4 Ways Workplace Design Affects Productivity

Written by: PeopleKeep Team
Originally published on January 13, 2015. Last updated January 18, 2017.

Workplace design is a much referenced buzzword when it comes to tracking and improving employee productivity. If your business has an opportunity to renovate you may find yourself considering new layout options.

Although some 70 percent of all American offices have open floor plans, a significant body of research shows that bullpen-style spaces negatively affect employee productivity. The following tips and tricks can help you evaluate modern workplace designs while getting the most for your business and your employees. 

Workplace Design Affects Productivity

1. Noise Distracts Everyone

Many millennials have grown up in high sensory environments. They learned how to multitask from a young age and have brought that skill into the workplace. That does not mean, however, that they are impervious to distractions. A study in cognitive control found that the more an individual multitasks, the more susceptible they are to interruptions. Furthermore, habitual multitaskers take more time to recover from distractions.

In an era of young companies and a millennial workforce, it is important to integrate quiet work spaces into your office design. Giving employees an option to work in a quiet, interruption-free area will allow them to maintain focus when it’s crunch time. 

2. Employees Are More Productive with Privacy

Although it may seem intuitive that employees are more productive when their work habits are made public, studies show that lack of privacy is often viewed as a significant problem. Not only are employees often uneasy when always under the scrutiny of their peers, but the lack of architectural privacy can limit the exchange of ideas. A 2011 article in the Harvard Business Review concluded that “employees in open-plan spaces, knowing that they may be overheard or interrupted, have shorter and more-superficial discussions than they otherwise would.”

Privacy can also help stymie the spread of germs. One study found that employees working in open offices took 62 percent more sick days off of work than employees working in individual offices.

3. Give Your Employees Options and Control

By far the biggest workplace design factor in boosting productivity is giving employees the ability to control their own work environment. Providing staff with adjustable desks, options for lighting and temperature control, and variety in work rooms increases job satisfaction and team cohesion. Variations in work rooms can include private offices, conference rooms of different sizes, and collaborative tables.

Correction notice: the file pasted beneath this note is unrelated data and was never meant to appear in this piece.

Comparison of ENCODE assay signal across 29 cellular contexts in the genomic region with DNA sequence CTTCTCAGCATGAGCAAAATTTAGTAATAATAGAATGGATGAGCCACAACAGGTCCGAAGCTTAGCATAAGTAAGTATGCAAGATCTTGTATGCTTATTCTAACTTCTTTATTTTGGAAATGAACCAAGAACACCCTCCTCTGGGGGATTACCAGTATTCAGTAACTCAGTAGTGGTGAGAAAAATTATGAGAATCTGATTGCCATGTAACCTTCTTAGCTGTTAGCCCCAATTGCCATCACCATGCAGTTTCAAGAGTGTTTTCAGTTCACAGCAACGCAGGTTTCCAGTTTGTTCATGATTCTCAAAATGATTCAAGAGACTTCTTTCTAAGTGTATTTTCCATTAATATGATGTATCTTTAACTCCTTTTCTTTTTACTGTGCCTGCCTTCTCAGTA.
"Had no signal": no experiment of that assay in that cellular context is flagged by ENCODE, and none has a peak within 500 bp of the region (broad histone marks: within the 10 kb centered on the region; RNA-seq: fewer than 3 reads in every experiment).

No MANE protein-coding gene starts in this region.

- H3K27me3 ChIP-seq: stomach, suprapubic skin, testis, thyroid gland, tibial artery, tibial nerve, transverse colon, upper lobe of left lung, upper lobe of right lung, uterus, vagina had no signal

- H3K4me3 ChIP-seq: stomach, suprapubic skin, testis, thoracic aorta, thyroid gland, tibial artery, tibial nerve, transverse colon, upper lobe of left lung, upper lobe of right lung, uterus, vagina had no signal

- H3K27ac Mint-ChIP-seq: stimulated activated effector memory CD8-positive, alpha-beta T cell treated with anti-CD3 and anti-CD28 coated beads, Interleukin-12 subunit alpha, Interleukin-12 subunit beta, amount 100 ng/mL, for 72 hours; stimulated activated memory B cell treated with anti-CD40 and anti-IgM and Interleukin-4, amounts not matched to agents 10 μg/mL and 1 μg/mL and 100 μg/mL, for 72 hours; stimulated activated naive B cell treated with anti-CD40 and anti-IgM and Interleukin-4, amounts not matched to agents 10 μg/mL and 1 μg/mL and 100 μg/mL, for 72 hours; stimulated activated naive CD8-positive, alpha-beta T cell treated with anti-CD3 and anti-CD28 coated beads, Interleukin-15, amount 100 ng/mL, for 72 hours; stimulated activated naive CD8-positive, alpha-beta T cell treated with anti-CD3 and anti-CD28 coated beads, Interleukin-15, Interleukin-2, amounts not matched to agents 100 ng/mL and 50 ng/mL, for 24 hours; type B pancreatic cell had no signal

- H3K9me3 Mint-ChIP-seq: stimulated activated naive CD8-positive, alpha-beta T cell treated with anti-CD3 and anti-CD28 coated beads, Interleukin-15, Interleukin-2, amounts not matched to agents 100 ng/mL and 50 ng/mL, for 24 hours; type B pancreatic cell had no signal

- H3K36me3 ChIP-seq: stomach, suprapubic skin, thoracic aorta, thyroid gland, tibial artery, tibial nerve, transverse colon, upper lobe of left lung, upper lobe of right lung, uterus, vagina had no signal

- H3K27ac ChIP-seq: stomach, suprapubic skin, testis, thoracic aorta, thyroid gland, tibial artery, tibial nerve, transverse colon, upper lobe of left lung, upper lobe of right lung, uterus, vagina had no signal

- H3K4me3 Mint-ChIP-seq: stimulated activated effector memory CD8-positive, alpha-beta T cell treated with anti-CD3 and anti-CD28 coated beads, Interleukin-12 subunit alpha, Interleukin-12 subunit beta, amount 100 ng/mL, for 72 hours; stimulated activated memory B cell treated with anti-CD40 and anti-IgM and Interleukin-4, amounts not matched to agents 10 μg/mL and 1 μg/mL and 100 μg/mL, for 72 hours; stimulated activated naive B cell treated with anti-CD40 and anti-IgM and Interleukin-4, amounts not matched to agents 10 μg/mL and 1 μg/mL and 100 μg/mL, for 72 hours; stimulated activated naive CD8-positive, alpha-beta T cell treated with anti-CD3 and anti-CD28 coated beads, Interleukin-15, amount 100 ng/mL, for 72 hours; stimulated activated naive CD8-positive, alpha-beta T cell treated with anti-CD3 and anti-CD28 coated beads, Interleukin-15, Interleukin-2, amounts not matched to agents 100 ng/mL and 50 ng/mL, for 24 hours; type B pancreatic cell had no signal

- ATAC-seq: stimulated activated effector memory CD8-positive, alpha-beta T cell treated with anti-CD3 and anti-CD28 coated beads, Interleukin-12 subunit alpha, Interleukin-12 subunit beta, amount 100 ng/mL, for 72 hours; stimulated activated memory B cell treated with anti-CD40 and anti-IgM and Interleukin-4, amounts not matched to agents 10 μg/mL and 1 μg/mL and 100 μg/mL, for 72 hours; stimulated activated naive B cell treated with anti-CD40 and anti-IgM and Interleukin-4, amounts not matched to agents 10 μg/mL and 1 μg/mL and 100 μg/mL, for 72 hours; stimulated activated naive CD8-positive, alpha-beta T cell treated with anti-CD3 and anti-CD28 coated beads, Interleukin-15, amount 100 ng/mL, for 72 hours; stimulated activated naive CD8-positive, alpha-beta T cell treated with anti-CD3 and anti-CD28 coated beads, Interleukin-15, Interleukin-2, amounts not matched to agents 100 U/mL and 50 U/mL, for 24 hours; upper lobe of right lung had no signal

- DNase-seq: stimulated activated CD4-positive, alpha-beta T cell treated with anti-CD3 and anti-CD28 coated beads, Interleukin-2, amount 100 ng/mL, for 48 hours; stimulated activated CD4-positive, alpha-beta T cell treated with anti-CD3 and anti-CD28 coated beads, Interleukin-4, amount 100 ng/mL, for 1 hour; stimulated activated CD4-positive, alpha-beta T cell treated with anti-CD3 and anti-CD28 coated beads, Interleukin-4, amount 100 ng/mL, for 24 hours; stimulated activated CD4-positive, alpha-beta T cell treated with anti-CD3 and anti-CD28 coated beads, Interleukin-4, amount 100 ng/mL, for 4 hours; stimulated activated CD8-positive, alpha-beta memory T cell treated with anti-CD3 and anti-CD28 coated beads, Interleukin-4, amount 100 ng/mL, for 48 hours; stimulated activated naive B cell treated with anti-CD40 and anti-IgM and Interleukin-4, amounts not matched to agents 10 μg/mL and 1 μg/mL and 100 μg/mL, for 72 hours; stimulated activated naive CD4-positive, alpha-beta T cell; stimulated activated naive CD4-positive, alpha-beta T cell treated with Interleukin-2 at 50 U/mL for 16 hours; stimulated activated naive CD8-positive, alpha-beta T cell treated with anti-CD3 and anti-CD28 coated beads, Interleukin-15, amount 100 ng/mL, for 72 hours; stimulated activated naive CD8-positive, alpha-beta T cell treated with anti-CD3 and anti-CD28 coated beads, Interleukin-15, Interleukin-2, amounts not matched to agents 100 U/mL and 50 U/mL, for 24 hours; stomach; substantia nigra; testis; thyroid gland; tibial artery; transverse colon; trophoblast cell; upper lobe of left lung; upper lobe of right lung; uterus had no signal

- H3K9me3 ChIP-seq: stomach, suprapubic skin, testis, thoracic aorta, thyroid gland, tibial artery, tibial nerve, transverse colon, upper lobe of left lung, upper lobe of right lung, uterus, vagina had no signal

Not all of these provisions are possible for each business. However, allowing your employees mobility when possible and the power to choose the environment they work in gives them the resources to maximize their productivity while at work. 

4. The Revival of Working from Home

The final workplace redesign is allowing employees to telecommute. Working from home is also commonly considered to decrease productivity, however a 2014 study from the Harvard Business Review found that employees who were allowed to work from home were happier, less likely to quit, and more productive over all.

Not every household and not every job is conducive to quality work at home. But to the extent that one’s own home provides a quiet, private space with flexibility in environment, working from home can provide all of the critical components to increasing employee productivity.


Each business has its own set of criteria defining how a workday is conducted. However, there are several overarching principles in productivity maximization. They are: quiet spaces are more conducive to completing tasks, privacy increases employee comfort and east, customization in workplace environment increases job satisfaction and productivity, and working from home is a viable option.

While ease of interaction among employees is not something to be understated, it is important to understand how office layouts affect productivity in the short and long term.  

What workplace environments are you most productive in? Let us know your thoughts in the comments below.

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Originally published on January 13, 2015. Last updated January 18, 2017.


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